Tofu “fish” fingers with vegan tartar sauce

Last week I was hit with a bizarre craving for fish “fingers”; or, in American speak, fish sticks. I really never ate those except in Britain, so I suppose that’s why the UK moniker stuck. Maybe I was feeling wistful.

A little random trivia about fish finger-sticks (the actual information being from the Telegraph):

  • The fish finger was developed in an old Birds Eye factory in Great Yarmouth by Mr H A J Scott in the 1950s.
  • The American version/fish stick is said to have been invented in the 1920s in Massachusetts, allegedly to help fisherman find larger markets for their increasingly large catches of cod.
  • I don’t like fish fingers, because they’re usually loaded with unwanted junk and taste rubbery.
  • Even though I don’t like fish fingers, I felt compelled to make something to satisfy the urge to have them, which leads me to

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Tofu sticks.

One delightful aspect of these tasty tofingers is how easy they are to make. Not only do they come together quickly as a dish, they are so satisfyingly perfect in shape, if you want them to be. They do need a go0d seasoning blend thrown in, imho, or they can taste bland; but, add in a little mustard, salt and pepper and some spices, and they make that crispy on the outside, meaty on the inside mouthful that is superb across all meal types. We tried dipping these in Sriracha Just Mayo, and in a simple vegan tartar sauce (Just Mayo continues to impress me with how easy can be to make a creamy classic dairy free). Little Monkey tested with ketchup. All in all, adult and toddler-approved.

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Tofu “fish” fingers

  • 1 package extra firm tofu
  • 3/4 cup almond milk
  • 2 teaspoons whole grain mustard
  • 1 tablespoons seasoning blend of choice
  • 3/4 cup cornmeal
  • 3/4 cup quinoa or other flour
  • sea salt and fresh ground black pepper to taste
  • Cooking spray 
  1. Wrap the tofu in a clean towel and place it on a baking sheet. Balance a second baking sheet over the top. Add a weight to the top baking sheet, and press the tofu to dry, 15 – 20 minutes.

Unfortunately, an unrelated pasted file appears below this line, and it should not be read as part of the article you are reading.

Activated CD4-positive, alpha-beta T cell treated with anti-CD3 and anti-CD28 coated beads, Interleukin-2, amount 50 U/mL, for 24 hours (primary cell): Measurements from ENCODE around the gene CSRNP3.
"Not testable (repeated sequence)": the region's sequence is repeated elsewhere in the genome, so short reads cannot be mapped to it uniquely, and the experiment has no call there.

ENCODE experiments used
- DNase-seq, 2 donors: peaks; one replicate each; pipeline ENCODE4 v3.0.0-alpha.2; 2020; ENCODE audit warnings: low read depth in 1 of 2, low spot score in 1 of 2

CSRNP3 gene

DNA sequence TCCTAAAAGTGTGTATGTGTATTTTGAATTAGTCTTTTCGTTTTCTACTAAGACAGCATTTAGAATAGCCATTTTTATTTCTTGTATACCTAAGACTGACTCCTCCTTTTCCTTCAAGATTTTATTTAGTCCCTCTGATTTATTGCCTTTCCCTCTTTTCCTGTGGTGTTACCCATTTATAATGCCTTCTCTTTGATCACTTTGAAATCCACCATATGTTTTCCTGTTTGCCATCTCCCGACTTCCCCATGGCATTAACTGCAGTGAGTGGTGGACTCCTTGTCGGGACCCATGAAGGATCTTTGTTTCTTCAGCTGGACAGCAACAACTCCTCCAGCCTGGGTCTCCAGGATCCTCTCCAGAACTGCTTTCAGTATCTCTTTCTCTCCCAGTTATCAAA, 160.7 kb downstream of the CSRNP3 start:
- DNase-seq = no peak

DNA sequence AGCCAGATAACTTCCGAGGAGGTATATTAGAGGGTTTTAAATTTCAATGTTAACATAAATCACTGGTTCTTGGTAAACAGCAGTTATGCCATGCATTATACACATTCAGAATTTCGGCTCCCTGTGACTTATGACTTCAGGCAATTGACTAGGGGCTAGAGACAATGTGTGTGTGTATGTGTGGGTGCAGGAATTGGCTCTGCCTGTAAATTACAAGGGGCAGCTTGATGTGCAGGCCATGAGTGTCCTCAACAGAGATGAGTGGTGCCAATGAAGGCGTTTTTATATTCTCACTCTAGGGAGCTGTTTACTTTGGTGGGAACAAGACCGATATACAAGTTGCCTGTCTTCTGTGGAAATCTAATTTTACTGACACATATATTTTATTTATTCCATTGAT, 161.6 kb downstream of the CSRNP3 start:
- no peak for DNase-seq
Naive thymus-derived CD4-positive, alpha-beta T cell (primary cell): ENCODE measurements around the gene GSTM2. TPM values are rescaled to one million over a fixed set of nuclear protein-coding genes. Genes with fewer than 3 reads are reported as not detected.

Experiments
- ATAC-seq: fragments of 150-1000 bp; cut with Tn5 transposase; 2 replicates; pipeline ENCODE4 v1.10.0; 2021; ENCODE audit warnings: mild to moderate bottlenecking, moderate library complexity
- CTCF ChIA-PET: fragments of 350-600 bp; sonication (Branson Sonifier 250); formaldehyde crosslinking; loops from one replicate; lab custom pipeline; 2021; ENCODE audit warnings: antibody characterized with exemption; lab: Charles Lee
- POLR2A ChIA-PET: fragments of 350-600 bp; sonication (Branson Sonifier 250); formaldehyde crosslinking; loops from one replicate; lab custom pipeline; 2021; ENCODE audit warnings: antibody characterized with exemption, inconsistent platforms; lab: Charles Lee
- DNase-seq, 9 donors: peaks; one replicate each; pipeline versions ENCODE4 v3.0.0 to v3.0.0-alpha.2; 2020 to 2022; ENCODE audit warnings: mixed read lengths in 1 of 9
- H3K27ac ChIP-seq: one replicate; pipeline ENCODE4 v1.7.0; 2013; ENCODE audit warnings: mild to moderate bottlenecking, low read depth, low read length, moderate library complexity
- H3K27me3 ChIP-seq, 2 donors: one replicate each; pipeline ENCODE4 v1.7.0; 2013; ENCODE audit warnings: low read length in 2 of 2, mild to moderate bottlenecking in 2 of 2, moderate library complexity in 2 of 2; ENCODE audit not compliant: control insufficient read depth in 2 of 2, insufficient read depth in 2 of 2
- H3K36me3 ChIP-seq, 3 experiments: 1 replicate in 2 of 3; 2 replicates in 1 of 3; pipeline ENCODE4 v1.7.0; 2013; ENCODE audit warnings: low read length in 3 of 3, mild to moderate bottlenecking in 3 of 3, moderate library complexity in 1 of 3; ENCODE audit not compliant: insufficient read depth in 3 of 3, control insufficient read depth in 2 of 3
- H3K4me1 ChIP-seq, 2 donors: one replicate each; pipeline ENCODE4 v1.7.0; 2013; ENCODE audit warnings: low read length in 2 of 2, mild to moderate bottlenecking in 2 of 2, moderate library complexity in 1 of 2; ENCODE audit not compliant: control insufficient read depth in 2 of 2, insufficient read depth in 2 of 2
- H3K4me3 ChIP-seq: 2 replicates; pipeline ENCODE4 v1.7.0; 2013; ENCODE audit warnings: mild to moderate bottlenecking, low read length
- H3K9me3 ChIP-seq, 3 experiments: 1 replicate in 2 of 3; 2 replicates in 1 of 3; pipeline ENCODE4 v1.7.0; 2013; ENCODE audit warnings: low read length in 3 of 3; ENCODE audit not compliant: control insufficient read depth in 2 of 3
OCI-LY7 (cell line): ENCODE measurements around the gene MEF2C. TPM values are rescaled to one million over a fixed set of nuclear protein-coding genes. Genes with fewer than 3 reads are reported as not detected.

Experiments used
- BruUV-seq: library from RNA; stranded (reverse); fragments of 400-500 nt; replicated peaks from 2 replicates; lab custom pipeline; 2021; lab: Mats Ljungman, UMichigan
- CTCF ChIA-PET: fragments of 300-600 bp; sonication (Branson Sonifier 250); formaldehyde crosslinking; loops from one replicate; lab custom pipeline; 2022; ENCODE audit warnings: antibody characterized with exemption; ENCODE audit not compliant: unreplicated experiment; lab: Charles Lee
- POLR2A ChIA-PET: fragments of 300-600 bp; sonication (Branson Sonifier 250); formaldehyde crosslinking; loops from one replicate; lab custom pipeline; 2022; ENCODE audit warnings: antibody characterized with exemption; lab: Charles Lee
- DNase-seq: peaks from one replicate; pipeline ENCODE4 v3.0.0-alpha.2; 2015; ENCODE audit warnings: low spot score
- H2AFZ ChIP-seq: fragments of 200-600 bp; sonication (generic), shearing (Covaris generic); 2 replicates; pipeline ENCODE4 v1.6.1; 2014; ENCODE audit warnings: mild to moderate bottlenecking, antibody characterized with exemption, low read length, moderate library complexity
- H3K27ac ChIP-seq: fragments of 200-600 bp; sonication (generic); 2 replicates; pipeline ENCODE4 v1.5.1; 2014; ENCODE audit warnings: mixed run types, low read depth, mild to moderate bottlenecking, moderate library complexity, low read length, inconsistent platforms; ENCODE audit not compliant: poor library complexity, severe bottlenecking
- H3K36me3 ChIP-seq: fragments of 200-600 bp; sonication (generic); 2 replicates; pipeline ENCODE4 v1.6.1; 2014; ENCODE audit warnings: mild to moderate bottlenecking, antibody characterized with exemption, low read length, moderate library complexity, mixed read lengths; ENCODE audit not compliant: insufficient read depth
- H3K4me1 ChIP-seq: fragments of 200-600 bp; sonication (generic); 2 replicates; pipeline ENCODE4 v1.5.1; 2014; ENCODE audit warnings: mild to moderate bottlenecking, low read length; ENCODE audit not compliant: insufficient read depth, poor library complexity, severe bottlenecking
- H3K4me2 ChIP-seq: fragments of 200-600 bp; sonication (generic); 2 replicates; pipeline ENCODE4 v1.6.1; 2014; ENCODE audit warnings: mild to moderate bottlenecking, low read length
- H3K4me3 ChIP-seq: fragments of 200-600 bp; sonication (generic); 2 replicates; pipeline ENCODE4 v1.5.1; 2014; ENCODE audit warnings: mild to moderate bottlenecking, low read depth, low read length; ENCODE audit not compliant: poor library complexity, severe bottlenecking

2. In a medium bowl, combine the almond milk, mustard, and seasonings in a bowl and set aside.In a separate bowl combine the quinoa flour, cornmeal, salt and pepper and set aside.
  3. Preheat the oven to 400 F.
  4. Slice the tofu into strips (I cut in half both cross-wise and lengthwise, then sliced a total of 12 sticks). Dip each stick into the milk mixture, then dredge in the flour mixture. Set the fillet on a baking sheet coated with cooking sprady, then follow with the remaining fillets.
  5. If there is extra milk and coating, re-dip each stick. Spray liberally with cooking spray and bake at crispy and golden brown. Bake 15-20 minutes; turn with a spatula and bake a further 15 minutes. Serve with ketchup or tartar sauce, below.

 

tofufingers2Simple vegan tartar sauce with Just Mayo

  • ½  cup Just Mayo plain or garlic mayonnaise
  • 2 tablespoons cup chopped dill pickles
  • 2 tablespoons cup chopped red onion
  • 1 tablespoon chopped fresh parsley
  • 2 teaspoons fresh lemon juice, or to taste
  • dash chili powder
  1. Stir together all ingredients.

Let’s Play!

Go ahead. Play with your food.

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That’s our tag line for Plot to Plate, and I can’t help but admit I love it.  Even more so as of Wednesday, when Melissa and I got to share an edible play date with some 50 or more creative kids and LiveWell Longmont at the Longmont Downtown Farmers’ Market. As part of LiveWell’s mission to promote healthy eating through early educational opportunities, we’re hosting an edible activity booth highlighting seasonal produce at the market the first Wednesday of each month. For this first event, we featured cool cucumbers…but the stars, of course, were the kids who came to visit, and their marvelous inventions.

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As a new parent,  aligning play with food will no doubt taunt and even haunt me at times in years to come, but that’s ok. Because, there will also be magic.

“Can I eat it now?” asked one young boy as he proudly held up his creation for a photo. Others were overheard talking about adding toppings like hummus or cottage cheese when they got home. Faces beamed as plates were gingerly carried away. Dave brought Felix by to get squished with fierce cuddles see us, and it made my heart swell a little to see my little 10-month old’s eyes widen in awe at the bright colors, swirls, lines and designs of the vegetables and the art kids made with it. By the end of the evening, we must have seen 60 kids, all of whom created incredible, edible art, and/or approvingly sampled the simple and nutritious refrigerator pickles we had on hand, taking home the simple kid-friendly recipe cards.

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It’s amazing how appealing produce can be when it decides to play dress-up with imagination, becoming caterpillars, trains, sea monsters, flowers, and a limitless universe of possibilities. Throw toothpicks and maybe a lego or two into the mix, and WOW!